The Undoing of Arlo Knott by Heather Child – Contemporary life with a fantastic twist


Arlo Knott has a talent that defies definition, and therefore understanding. Though painfully normal in every other way, with ambitions, an unfulfilled love, a troublesome sibling and a disappointing dad, Arlo’s secret comes to dominate and shape his life. A family tragedy triggers the realisation, in the most dramatic way possible, that Arlo can, with a small effort, reset time. That he can return to a point before an action, an incident, and do things differently, or ensure that things turn out less badly. This proves to be something he cannot or will not reveal, partly because it sounds so unlikely, defying explanation, and partly he wants to benefit from his unusual talent. His progress through school, university and life is affected by his talent, but he cannot use it as a blunt instrument. He reflects on the effect it has on others, on himself. He carries a burden of guilt, which does not lessen with his experiences. Rather, as he comes to depend on his ability, he becomes concerned on what he is really doing, the effect it has on other people. The complex web that he has to live by has an effect on his world view and his values, but he tries so hard to do his best, avoid trouble, appalled at what he could potentially do, what he may have done. When he experiments with his ability, he realises its limitations but pushes the boundaries. I was fascinated and pleased to be given the opportunity to read and review this book.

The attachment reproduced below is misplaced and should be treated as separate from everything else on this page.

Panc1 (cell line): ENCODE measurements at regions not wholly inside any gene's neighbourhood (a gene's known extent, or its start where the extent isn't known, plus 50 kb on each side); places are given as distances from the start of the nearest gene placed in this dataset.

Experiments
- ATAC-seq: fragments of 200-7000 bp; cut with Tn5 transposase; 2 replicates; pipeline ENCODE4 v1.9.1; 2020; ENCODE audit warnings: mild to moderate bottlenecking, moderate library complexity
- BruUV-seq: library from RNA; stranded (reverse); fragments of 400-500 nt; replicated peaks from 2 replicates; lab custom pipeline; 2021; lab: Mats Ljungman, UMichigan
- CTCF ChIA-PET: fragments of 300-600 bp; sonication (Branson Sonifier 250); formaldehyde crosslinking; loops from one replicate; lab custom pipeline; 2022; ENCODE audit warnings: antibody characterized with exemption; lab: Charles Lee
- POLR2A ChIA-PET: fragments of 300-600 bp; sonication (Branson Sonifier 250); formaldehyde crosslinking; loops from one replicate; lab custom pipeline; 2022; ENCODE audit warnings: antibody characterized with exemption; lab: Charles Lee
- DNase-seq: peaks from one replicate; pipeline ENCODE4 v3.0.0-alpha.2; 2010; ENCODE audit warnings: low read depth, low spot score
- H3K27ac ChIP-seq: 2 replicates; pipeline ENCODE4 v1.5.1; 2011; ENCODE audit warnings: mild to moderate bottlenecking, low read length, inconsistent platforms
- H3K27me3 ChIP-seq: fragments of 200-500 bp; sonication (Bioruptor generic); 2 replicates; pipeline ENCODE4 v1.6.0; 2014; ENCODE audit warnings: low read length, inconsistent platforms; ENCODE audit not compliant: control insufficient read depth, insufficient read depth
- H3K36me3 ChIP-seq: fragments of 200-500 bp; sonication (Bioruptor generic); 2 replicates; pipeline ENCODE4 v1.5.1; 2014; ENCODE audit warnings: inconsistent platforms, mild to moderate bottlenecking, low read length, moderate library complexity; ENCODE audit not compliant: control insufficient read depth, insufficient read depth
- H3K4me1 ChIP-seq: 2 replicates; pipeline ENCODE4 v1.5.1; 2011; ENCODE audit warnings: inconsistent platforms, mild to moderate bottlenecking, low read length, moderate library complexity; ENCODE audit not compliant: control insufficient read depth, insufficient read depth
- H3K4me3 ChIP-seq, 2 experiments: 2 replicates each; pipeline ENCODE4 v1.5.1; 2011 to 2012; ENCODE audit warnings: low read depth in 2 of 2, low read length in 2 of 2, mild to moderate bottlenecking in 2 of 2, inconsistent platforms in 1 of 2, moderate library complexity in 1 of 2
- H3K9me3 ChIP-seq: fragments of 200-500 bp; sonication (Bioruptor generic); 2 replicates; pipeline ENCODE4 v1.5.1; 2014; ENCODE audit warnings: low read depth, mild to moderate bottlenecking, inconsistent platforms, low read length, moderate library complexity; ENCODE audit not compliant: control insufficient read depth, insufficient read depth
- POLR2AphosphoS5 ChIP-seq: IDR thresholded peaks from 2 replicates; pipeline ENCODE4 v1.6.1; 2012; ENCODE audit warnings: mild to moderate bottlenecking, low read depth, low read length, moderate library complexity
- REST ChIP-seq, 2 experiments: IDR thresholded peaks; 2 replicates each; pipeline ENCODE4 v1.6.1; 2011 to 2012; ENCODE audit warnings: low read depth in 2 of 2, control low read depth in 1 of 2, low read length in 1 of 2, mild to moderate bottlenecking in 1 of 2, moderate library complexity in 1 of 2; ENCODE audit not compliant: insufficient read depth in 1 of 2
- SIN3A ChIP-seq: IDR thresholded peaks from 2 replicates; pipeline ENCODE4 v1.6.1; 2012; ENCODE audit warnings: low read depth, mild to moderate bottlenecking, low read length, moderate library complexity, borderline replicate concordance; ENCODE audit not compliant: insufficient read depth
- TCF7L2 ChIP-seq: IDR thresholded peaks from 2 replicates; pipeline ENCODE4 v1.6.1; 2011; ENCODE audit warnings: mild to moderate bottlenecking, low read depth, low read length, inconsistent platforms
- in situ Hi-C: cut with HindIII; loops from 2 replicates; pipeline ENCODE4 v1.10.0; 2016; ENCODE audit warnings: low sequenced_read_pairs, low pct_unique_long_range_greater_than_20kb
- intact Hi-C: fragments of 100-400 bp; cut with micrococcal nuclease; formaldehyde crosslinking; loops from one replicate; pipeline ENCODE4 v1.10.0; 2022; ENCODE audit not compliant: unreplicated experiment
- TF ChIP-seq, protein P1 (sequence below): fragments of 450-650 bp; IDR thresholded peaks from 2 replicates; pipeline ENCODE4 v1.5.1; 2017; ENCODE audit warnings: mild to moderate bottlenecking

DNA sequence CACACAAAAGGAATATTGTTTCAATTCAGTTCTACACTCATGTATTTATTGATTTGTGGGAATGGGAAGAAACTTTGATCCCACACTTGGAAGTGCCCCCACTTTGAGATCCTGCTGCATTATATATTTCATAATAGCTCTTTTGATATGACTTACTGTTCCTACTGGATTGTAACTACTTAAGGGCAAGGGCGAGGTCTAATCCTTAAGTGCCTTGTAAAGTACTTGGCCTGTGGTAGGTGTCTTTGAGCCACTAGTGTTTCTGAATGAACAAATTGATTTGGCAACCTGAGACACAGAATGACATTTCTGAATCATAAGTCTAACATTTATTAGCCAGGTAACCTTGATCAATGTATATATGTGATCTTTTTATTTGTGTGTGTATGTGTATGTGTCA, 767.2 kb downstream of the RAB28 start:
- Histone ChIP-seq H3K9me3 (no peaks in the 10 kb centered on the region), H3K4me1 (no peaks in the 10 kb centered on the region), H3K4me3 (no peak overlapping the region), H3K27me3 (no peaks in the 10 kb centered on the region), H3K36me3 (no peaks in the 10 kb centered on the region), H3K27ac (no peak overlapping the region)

The book begins with an account of Arlo’s childhood, on a significant day. Distracted for a moment, he fails to secure a ladder and so unwittingly starts a chain of events that will change both his life and that of his family. It is only when he seeks to deal with the effects of this incident that he discovers that he can undo the most significant of acts, simply by will. An accidental discovery, he begins to explore how he can use it to survive in school, finance his university career and influence people. A significant lashing out at fate which he reverses leads to a meeting which will transform not only his life but another unique person. He discovers that while he may be able to reverse things in his life, even flout the laws of safety and common sense, his relationships with those he loves are made even more difficult. His ambitions to do good are not straightforward, and complications always set in. Self doubt may be common among people, but his self doubt has an extra dimension, an extra level of complexity and guilt. 


This book carefully straddles fantasy and contemporary life, where common situations and tensions in relationships are added to by a unique element. Convoluted yet sensitively written, this is a book for our time in its range despite focusing on one man’s memories. It raises questions not only about a strange concept, but also about human motivation more generally. This is a special and powerful book of love, sadness and the determination to do good for whatever motive. Arlo is a distinctive character, but his inner monologue is a true reflection of the way that  we all think at times. Doubting what we do, why we do it and the effect of our behaviour on those around us is a contemporary concern for many if not most people. This sensitive and honest novel deserves to find a wide audience, and I recommend its distinctive voice and honesty.